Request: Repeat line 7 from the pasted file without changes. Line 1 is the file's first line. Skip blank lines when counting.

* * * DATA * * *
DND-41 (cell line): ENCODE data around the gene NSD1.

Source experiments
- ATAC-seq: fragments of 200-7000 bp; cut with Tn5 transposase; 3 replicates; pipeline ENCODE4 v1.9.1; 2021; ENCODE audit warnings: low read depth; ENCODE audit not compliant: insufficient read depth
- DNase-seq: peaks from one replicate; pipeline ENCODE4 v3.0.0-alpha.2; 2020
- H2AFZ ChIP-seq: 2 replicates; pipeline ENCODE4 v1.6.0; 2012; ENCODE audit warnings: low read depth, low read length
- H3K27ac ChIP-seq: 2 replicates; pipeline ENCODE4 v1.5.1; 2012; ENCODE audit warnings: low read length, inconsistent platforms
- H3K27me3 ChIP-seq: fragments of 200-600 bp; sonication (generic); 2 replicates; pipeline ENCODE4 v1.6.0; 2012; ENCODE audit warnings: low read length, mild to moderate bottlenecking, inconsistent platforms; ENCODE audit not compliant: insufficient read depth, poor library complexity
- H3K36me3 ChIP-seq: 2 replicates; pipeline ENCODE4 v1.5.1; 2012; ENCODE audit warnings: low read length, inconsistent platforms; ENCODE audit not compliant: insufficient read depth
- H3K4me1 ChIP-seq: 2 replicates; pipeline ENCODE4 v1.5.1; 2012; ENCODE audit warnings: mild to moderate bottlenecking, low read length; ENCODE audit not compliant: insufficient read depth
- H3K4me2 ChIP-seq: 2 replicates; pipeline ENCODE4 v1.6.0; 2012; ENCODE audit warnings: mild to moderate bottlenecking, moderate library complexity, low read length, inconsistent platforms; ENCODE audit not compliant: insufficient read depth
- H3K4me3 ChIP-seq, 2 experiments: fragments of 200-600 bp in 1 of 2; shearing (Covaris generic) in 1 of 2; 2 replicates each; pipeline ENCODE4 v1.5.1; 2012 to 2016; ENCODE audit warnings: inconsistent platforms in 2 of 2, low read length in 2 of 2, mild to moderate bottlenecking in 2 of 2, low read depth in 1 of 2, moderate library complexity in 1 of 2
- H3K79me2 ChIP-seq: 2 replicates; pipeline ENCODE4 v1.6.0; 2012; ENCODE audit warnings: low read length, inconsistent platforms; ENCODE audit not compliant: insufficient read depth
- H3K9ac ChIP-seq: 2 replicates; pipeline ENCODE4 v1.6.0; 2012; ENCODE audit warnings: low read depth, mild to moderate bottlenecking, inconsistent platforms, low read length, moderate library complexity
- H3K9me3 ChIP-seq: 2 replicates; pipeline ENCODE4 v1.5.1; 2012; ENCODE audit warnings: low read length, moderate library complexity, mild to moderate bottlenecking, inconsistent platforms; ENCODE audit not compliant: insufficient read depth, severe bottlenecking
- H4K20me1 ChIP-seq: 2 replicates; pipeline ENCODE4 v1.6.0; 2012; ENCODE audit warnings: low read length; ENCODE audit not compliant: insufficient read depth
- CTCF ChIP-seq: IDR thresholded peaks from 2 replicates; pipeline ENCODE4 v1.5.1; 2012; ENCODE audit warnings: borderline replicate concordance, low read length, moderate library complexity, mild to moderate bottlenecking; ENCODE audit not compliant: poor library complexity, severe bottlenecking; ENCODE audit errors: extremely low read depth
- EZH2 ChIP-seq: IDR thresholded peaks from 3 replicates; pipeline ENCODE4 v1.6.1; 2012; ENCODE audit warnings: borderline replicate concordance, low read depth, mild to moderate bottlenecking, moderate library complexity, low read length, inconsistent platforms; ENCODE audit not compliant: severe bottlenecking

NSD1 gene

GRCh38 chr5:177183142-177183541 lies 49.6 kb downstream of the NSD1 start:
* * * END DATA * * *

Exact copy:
- H3K27me3 ChIP-seq: fragments of 200-600 bp; sonication (generic); 2 replicates; pipeline ENCODE4 v1.6.0; 2012; ENCODE audit warnings: low read length, mild to moderate bottlenecking, inconsistent platforms; ENCODE audit not compliant: insufficient read depth, poor library complexity